Bryant Gumbel’s Producer Weighs In on Early Show … Suddenly Canceled Executive Producers Speak

Wednesday, Nov. 3

CBS’s new Early Show debuted with Bryant Gumbel and Jane Clayson on Monday, Nov. 1. Mr. Gumbel looked a little rusty. But NYTV decided to check in with the show’s executive producer, Steve Friedman, to see what he thought of his first outing.

“I think the overall tone of the show was terrific,” he said. “Individual segments, some of them I would have liked to have been longer, some shorter. But trust me … this is a full-fledged competitor in the morning race. This is a long, hard, brutal war. It really is going to take six months for us to find our voice, do our voice and get the audience to accept that voice.” [WCBS, 2, 7 A.M.]

Stephen Engel, the executive producer of Work With Me , got the call that every TV guy dreads, on Oct. 21 at around 10 A.M. It was Nancy Tellem, president of CBS.

“She was very nice about it, but the numbers weren’t what they would have hoped,” said Mr. Engel, a former Manhattan estate tax lawyer. “She said she’d love to do business again and that she hoped that I would work with CBS the next time.”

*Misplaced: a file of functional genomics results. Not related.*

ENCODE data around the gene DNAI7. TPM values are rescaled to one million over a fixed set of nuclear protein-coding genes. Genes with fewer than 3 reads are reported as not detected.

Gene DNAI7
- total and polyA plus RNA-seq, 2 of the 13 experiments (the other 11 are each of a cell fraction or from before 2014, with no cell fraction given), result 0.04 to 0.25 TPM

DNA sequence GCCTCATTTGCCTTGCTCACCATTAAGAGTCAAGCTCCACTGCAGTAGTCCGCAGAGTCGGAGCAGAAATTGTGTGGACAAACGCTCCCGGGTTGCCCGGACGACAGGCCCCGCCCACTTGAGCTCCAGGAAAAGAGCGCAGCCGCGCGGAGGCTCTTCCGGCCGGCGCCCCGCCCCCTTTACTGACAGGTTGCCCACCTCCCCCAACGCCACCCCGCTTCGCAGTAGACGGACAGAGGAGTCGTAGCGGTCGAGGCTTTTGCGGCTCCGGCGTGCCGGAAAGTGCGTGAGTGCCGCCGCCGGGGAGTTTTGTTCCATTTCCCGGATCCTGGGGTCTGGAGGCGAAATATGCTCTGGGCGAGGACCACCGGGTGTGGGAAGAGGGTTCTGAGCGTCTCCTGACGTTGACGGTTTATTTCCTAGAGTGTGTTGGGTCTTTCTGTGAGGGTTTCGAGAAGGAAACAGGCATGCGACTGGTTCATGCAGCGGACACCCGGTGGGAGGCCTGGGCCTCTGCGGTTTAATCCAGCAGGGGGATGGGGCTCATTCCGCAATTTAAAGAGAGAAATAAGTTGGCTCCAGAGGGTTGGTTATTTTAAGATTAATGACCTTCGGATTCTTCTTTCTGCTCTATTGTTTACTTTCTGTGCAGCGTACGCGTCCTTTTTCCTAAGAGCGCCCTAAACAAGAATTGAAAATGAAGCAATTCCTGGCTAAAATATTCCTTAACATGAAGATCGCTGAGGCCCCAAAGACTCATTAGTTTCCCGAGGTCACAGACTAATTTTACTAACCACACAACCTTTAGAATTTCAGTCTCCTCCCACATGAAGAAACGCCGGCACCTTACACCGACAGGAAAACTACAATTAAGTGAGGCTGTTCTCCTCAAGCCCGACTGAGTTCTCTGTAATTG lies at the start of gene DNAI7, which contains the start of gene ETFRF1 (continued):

Work With Me , he was told, was to be immediately bumped from its 8:30 P.M., Wednesday time slot and replaced by reruns of The King of Queens and Everybody Loves Raymond . And with that, Mr. Engel’s show became the fourth series of the ’99-’00 season to get the boot.

As the networks head into the November sweeps period–when ratings are gauged to help set the prices of TV ads–they’re well into cutting season. Only about one-third of all new shows survive each year. This fall, The Mike O’Malley Show over on NBC was the first to go. Then came Fox’s Harsh Realm and Ryan Caulfield: Year One . So now it’s Work With Me , which starred seasoned television actors Kevin Pollack and Nancy Travis.

Mr. Engel, a former writer for Dream On , Mad About You , and Just Shoot Me , had his first show in Work With Me . It was about a married couple working together in a small law office. It debuted with fair Nielsen numbers that kept on going down, bottoming out with about 7.7 million viewers. Mr. Engel said he started getting a bad feeling two days before the fatal phone call.

“I kind of sensed something was up on Wednesday, when they almost had no notes,” Mr. Engel said. “I guess if they know they’re going to cancel you, they figure why put you through the burden of having an extensive rewrite?”

(One note that did come down was from the CBS standards and practices people, who, smarting from the use of the “s-word” on Chicago Hope a week earlier, suggested Mr. Engel cut the number of utterances of the word “ass” on his show from six to four.)

Mr. Engel, 38, didn’t want to go down like a wimp. So despite Ms. Tellem’s call, which came on a shoot day, he and the cast decided to tape another episode, anyway. (Cancellations normally come before or after shoot days, but Ms. Tellem wanted to head off an imminent talk-show publicity tour by Ms. Travis.)